1893 Jan 18: Chronic Mania: intelligence impaired; at times noisy, excited & incoherent, unoccupied, habits cleanly; health fair. Wm Seward
After reading through these and other records, I can agree with the armchair diagnosis that Kosminski exhibited signs of schizophrenia, and perhaps even schizoaffective bipolar disorder. That means he would have swung between catatonic depressive episodes and delusional periods of mania, in which plausibly he could have committed the murders. Combined with my own amateur studies of modern serial killers, I no longer have a hard time believing someone so mentally deranged could pull off these murders without being caught.
It remains to be seen how long Edwards will be a superstar among Ripper theorists, and how much long-term traction his CSI-style discovery will gain. To draw more people to his side, though, it’d be in his best interest to get a second opinion. Due to the age and hazy history of his evidence, he’s also going to have to make peace with the fact that many will maintain their reservations (and that they have a right to them)
karla kirkpatrick says
doubt it was cosminski his looks and the composite aren’t the same nor of hh holmes very different to me sorry my thoughts.
And I doubt the veracity of your conclusion, since you can’t even spell the name “Kosminski” correctly…
Maitai11 – did you feel better after making that childish comment? Who cares if ‘karla’ spelt Kosminski with a c instead of a K, it’s not as though nobody can tell who’s being referred to, is it?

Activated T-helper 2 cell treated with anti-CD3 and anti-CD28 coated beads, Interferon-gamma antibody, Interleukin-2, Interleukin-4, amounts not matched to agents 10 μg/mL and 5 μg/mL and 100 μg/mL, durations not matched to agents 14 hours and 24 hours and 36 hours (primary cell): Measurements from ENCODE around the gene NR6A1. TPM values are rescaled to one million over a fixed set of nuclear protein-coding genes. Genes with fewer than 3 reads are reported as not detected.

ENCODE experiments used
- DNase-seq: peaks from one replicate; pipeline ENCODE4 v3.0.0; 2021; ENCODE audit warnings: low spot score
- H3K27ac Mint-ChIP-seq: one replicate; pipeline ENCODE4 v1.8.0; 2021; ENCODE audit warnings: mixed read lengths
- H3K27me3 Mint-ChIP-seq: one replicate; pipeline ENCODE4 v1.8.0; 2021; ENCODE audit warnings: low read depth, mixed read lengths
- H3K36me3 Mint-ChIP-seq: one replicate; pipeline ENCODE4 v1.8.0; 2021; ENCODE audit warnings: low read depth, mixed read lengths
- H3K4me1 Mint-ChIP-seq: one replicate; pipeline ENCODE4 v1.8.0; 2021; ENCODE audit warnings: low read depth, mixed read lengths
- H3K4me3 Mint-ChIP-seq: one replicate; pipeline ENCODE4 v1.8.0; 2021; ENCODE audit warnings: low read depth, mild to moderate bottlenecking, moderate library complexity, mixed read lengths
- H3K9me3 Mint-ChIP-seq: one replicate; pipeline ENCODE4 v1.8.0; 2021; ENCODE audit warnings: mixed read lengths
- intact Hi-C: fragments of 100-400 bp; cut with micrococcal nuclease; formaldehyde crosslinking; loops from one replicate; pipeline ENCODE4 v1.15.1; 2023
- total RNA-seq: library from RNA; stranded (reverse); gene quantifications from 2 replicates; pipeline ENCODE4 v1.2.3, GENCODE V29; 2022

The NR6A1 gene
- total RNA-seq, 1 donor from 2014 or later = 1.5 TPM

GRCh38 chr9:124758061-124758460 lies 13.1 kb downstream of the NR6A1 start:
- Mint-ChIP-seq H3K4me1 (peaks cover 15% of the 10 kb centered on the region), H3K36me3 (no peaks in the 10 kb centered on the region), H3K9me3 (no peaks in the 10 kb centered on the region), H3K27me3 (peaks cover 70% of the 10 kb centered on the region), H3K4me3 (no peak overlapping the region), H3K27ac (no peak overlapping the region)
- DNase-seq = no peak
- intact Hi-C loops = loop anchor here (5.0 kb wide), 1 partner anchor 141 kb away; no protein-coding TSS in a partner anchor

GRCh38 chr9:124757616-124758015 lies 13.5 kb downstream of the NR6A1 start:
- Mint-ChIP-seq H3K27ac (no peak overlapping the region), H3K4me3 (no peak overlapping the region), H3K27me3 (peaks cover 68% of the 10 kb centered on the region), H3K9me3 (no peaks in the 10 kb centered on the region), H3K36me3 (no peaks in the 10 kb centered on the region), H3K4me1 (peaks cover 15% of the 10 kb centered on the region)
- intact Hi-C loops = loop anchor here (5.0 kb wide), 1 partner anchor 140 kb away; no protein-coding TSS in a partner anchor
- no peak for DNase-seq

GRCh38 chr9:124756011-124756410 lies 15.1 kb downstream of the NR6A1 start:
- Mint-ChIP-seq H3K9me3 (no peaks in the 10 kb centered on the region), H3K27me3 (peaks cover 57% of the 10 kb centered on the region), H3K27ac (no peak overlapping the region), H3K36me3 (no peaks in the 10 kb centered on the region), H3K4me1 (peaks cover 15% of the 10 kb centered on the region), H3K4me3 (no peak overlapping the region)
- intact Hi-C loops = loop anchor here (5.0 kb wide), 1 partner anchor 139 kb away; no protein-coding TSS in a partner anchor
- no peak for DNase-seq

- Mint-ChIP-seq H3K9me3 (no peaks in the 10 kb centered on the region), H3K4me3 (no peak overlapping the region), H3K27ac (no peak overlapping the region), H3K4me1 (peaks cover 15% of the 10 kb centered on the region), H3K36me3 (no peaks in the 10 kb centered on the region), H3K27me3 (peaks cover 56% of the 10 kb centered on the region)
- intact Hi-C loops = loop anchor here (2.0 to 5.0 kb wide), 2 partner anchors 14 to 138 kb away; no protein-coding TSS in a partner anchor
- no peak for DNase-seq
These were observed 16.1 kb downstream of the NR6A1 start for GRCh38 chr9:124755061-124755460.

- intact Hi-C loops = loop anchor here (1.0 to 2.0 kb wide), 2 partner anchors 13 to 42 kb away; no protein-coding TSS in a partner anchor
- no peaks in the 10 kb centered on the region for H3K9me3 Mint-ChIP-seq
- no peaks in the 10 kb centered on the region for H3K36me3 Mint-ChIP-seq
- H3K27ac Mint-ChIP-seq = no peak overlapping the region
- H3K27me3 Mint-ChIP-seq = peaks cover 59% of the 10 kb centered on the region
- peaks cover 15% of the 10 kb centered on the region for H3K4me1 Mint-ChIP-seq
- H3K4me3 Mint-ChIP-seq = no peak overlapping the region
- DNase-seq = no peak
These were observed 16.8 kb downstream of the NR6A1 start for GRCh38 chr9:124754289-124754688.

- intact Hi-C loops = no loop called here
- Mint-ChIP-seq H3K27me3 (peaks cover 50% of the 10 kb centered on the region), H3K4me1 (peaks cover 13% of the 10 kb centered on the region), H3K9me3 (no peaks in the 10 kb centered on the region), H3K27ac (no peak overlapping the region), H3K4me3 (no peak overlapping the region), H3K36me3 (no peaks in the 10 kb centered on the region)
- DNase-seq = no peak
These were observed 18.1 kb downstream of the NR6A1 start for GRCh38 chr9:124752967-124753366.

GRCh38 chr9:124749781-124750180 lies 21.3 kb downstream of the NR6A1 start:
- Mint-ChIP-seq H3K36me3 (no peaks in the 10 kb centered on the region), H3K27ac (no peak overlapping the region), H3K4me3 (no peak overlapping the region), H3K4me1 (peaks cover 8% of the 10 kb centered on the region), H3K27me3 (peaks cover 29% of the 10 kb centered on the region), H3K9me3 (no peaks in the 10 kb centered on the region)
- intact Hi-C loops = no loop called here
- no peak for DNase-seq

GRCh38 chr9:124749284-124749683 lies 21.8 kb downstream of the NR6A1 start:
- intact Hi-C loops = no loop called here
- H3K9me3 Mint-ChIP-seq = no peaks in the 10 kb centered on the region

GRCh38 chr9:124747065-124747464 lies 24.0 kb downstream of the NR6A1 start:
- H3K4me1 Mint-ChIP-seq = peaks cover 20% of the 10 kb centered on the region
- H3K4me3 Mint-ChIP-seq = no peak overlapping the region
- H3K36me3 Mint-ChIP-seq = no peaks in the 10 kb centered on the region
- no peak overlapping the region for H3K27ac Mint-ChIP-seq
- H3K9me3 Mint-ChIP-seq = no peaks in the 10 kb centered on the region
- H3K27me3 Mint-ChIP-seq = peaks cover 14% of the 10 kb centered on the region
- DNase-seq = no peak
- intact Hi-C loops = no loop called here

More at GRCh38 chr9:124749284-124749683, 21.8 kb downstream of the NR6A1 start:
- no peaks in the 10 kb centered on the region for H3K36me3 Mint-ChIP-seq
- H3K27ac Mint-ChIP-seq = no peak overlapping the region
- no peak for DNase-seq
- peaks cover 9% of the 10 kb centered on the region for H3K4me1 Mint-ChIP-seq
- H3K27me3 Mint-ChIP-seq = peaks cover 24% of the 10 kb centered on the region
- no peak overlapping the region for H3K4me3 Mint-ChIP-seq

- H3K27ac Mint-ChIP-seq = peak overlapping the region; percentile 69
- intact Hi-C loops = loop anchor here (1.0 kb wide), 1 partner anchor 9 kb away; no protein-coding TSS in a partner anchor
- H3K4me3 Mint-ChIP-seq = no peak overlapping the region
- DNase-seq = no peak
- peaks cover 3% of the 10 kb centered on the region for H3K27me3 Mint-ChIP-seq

I think Kosminski may have been responsible for one or maybe more of the victims but he wasn’t responsible for all of them I think there was another person doing the same acts as Kosminski at the same time Kosminski couldn’t be implicated as this would bring unwanted attention to the other person and the powers that be wanted the case brushed aside for some reason why the big cover up after 130 years they still won’t release the files they know who jack was so why the big secret?
I once had Kosminski in my top 5 list of suspects but I have since eliminated him.
The evidence in the shawl was mitochondrial DNA, not autosomal DNA. mtDNA gets handed down from mother to child without changing. It’s possible JtR has the same mtDNA haplogroup as Kosminski but that doesn’t mean Kosminski was the killer. Because that DNA is handed down unchanged through generations there are millions of people at any one time who have the same mtDNA sequence as unlike autosomal DNA it isn’t unique to any one person. The haplogroup in question is T2B4 which isn’t terribly uncommon; Jesse James also had T2B4 mt haplogroup but nobody would claim he was Jack the Ripper. The last Tsar in Russia had T2B4 also- does that mean this author should try claiming that the Russian royals were Jack the Ripper? No obviously not. You can’t rely on a haplogroup- either mtDNA or Y chr DNA in the case of males to render a definitive identity.